Lymphocytes were isolated by lymphoprep (Nycomed) density gradient centrifugation of heparinised blood. The cells were washed thrice in PBS and resuspended in culture medium of DMEM containing 20% FCS, 1 mM L-glutamine, 50 IU/ml penicillin and 50 μg/ml streptomycin (DMEM/FCS). Viable cells were counted by trypan blue exclusion (0.2%). Plasmacute assay using discs as the solid phase Mixed esters of cellulose discs with 8 μM pore size (Millipore SCWP 013 00) were coated with 10 μg/ml of goat anti-human class specific antibodies (Sigma, anti-IgG I-3382; anti-IgA I-0884; anti-IgM I-0759) diluted in PBS azide (0.00%) overnight at room temperature. Discs were blocked with DMEM/FCS at 37° C. in 5% CO2 for 1 hour. Lymphocytes were added to a 12 mm clear transwell with pore size 0.4 μM (Costar 3460) and the discs placed underneath, and incubated for 3 hours at 37° C. in 5% CO2. Individual discs were transferred to the separate wells of a 24 well plate (Costar) and washed 3× with PBS and 3× with PBS Tween (0.05%). Bound antibody was detected with 200 μl/well of goat anti-human class-specific peroxidase conjugated antibodies (Sigma IgG A-6029, IgA A-4165, IgM A-4290) diluted in DMEM/FCS and incubated for 2 hours at room temperature. Discs were washed to remove unbound antibody as described previously and developed using 200 μl/well of o-phenylediamine dihydrochloride (OPD) (Sigma P-7288) in 0.05M phosphate citrate buffer (pH 5.0). Thirty minutes after addition of the substrate the development was stopped using 100 μl/well of 1 M H2 SO4. One hundred μl per well was transferred to a 96 well ELISA plate (Greiner EIA plates 655001 F-form) and the ODs were read in a Titertek Multiskan MCC/340 plate reader (Flow Laboratories) at 492 nm.
The results of the experiment are shown in Table 3 in which the reading for each captive antibody are mean of triplicate wells as absorbance x1000.
TABLE 3__________________________________________________________________________Subject 1 Subject 2Well 1 Well 2 Well 3 Well 4 Anti- Anti- Anti- Anti- human human human humanDisc capture OD Disc capture OD Disc capture OD Disc capture ODNumber antibody (492 nm) Number antibody (492 nm) Number antibody (492 nm) Number antibody (492__________________________________________________________________________ nm)1 IgG 405 1 IgG 148 1 IgA 182 1 IgM 822 IgA 140 2 IgG 182 2 IgA 202 2 IgM 1073 IgM 85 3 IgG 112 3 IgA 221 3 IgM 1244 IgG 410 4 IgG 157 4 IgA 263 4 IgM 1455 IgA 125 5 IgG 142 5 IgA 190 5 IgM 1196 IgM 64 6 IgG 123 6 IgA 209 6 IgM 1277 IgG 375 7 IgG 144 7 IgA 172 7 IgM 1388 IgA 168 8 IgG 125 8 IgA 151 8 IgM 1349 IgM 61Cells Cells Cells Cells__________________________________________________________________________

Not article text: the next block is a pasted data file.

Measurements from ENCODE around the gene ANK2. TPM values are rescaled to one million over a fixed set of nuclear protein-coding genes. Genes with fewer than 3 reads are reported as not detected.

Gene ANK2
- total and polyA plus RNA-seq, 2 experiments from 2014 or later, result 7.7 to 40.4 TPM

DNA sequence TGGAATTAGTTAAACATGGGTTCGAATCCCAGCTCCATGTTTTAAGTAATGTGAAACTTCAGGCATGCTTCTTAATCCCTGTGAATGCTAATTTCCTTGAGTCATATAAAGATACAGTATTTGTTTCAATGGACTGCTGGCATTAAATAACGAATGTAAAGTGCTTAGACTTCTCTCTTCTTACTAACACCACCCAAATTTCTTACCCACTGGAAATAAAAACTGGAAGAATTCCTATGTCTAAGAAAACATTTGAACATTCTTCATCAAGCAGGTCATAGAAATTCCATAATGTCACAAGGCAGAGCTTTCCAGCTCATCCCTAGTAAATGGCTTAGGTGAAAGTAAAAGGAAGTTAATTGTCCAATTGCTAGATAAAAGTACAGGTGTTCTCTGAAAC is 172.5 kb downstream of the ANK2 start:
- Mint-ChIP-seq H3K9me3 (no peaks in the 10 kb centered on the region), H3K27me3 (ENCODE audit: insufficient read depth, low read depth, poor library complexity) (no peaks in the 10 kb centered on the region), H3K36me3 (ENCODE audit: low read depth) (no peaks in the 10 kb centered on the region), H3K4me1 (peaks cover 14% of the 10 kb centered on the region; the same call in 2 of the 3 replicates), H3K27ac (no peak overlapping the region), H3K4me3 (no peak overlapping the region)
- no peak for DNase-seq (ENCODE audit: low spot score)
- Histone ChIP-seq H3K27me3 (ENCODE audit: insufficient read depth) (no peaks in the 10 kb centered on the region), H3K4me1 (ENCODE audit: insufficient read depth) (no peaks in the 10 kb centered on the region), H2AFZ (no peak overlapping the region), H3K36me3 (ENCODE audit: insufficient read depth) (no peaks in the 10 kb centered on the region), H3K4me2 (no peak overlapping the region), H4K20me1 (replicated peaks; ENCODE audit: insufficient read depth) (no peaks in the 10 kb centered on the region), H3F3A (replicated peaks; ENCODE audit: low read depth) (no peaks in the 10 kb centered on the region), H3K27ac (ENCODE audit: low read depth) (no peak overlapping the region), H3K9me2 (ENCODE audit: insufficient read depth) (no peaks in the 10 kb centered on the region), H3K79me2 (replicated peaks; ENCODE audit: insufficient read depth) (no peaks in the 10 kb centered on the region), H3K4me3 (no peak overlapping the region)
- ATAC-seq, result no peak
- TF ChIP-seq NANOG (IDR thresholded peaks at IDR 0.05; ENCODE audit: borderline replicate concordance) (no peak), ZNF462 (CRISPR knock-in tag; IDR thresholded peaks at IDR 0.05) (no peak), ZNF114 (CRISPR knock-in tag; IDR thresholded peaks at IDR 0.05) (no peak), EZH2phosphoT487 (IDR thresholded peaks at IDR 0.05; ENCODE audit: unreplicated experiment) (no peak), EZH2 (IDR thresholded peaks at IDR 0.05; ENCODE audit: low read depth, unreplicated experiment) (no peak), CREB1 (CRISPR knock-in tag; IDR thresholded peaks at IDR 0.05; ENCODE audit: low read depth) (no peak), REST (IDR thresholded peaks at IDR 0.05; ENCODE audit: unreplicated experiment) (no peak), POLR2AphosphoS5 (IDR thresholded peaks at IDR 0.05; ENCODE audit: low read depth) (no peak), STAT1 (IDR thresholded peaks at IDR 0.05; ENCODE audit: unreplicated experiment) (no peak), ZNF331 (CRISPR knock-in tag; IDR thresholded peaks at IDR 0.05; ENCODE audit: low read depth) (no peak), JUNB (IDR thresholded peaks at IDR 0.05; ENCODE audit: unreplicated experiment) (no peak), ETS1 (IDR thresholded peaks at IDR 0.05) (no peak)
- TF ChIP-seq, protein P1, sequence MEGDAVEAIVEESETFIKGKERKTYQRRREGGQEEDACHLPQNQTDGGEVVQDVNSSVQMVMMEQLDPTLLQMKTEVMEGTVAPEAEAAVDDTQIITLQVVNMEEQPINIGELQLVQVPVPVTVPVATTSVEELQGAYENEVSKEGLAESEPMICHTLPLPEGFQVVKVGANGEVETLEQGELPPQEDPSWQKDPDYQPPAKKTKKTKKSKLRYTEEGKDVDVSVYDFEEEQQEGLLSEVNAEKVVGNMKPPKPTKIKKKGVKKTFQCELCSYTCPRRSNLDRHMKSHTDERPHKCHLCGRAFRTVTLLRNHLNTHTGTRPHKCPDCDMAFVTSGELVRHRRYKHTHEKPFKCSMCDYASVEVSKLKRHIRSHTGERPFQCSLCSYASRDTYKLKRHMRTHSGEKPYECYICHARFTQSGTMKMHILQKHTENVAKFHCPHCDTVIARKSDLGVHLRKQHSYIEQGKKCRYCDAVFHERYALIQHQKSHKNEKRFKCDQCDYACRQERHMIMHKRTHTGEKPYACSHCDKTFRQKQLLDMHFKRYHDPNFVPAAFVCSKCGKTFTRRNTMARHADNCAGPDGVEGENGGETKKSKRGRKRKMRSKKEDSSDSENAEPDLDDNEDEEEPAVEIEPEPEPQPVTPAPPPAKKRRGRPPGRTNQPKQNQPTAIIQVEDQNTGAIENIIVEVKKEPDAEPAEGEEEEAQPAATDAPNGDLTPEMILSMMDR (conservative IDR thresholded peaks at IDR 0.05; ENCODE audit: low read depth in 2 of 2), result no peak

Well 1 contained 2 million lymphocytes, wells 2-4 contained 1 million lymphocytes. The "cell" reference is to indicate which disc number was located closest to the cell layer.
The test with subject 1 showed that even 9 discs could easily be used in the well containing the lymphocytes. The response for the three IgG discs, the three IgA discs and the three IgA discs were for all practical purposes identical for each set, thus showing that the actual position of a disc relative the antibody-secreting lymphocytes was not critical. The test with lymhocytes from subject 2 showed that at least 8 identically coated wells could be placed in one lymphocyte-containing well to give virtually identical readings. Thus, the invention allows for multiple assays for the same lymphocyte preparation in one well.
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|U.S. Classification||435/7.92, 435/7.94, 435/7.1, 435/7.71, 435/7.2, 435/7.95|
|International Classification||G01N33/15, G01N33/68, G01N33/53, G01N33/569, G01N33/544|
|Cooperative Classification||G01N33/56994, G01N33/6854|
|European Classification||G01N33/68B, G01N33/569K4|
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Owner name: PLASMACUTE AS, NORWAY
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Effective date: 20120627